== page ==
I opened a letter last night from a fellow Peace Corps Volunteer. It began “Dear Ariel, this is not a Valentine letter, as I know you don’t celebrate it”. Obviously, this person knows me well. Scrawled across the four pages were a list of recommended books, a short overview of some current contemplations and, to conclude the letter, his feelings towards our friendship. There was no specific reason for this letter; he only wished to convey something nice with a personal touch. Monday, I received a brown envelope with a French return address. Remarkably, it only took three weeks to arrive from West Africa to land in my tiny post office. Last month a friend in Washington mailed me a note, along with homemade peanut butter cups. And for my birthday, my best friend wrote me a letter entirely with her left hand, due to a sprained wrist. Now that’s what I call love.Exif_JPEG_PICTURE

I used to treasure packages. Goodies galore, they made my physical life more comfortable. Recently I’ve started to prize the notes that come along with these packages over the merchandise itself. Sure, I get plenty of contact with friends and family over the internet. I could spend all day on Facebook and Gmail if it interested me. But it doesn’t, not in the slightest.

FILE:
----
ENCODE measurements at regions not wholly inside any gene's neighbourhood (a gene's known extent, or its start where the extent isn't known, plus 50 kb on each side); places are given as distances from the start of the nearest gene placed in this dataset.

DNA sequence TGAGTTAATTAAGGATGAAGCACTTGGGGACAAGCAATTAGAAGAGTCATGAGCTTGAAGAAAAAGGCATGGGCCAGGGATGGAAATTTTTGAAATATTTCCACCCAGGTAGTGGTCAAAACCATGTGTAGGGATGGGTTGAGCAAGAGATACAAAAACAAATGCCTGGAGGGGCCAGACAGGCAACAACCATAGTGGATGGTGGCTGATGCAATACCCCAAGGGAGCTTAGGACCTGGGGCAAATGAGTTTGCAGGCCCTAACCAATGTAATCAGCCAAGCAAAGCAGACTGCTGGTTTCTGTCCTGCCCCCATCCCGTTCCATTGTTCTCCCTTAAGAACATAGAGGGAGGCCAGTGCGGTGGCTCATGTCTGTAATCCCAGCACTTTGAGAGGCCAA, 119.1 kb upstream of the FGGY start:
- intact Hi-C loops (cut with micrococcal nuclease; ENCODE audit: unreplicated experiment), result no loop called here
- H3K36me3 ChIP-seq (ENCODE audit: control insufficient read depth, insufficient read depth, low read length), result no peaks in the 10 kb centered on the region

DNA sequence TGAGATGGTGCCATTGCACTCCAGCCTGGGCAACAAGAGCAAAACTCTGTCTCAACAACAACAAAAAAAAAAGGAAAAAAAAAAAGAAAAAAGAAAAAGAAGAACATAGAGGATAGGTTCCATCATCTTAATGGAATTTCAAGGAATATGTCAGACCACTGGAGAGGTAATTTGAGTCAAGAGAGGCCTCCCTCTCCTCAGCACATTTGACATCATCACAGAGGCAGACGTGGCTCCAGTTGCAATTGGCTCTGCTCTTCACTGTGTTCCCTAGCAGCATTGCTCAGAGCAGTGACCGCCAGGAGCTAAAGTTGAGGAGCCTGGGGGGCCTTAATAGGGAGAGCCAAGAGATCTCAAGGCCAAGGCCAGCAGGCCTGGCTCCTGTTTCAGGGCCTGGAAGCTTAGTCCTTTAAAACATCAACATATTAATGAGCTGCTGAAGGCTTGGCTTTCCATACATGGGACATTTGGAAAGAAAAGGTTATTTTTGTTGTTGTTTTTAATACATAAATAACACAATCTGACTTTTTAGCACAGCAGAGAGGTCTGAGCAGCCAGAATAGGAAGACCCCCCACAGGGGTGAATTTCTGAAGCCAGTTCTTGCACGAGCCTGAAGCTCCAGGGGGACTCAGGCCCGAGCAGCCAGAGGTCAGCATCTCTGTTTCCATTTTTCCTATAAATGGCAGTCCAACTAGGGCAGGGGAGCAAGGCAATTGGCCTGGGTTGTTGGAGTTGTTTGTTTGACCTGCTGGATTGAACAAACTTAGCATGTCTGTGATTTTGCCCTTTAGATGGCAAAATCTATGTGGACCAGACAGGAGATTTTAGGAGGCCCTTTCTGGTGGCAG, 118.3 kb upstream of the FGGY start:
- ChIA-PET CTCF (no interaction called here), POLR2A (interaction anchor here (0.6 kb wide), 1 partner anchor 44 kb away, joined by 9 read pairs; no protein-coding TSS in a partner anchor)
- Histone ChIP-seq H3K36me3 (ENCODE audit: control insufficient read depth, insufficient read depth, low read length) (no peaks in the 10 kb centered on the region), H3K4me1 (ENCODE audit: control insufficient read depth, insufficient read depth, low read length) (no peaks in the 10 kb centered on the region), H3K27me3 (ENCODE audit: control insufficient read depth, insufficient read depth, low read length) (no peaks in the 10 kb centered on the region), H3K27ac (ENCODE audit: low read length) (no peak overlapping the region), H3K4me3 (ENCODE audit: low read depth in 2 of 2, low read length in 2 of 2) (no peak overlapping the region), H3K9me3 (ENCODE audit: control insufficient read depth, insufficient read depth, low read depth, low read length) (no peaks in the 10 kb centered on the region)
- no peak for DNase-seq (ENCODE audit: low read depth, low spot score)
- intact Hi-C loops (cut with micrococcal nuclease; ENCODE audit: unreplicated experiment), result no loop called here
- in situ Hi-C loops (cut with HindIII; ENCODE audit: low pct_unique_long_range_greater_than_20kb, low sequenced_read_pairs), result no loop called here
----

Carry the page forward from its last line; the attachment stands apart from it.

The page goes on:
The ability to hold a piece of paper while reading its contents is something that warms my heart. It also seems to, without fail, cause a few tears to roll down my face. I’m not sure why handwritten notes elicit such an emotional response. Maybe it’s because someone had to sit down, find a piece of paper, a pen, and most often an address. They must decide what thoughts are significant enough to write in the confines of the limited amount of space their sheet of paper holds. It could be the fact that a loved one had touched the exact same material while they were writing, thinking of me, that I touch as I read their thoughts. Whatever it may be, I wish to convey to those of you out there who have written me, that although I may not have contacted you to say thank you, it really did mean the world.


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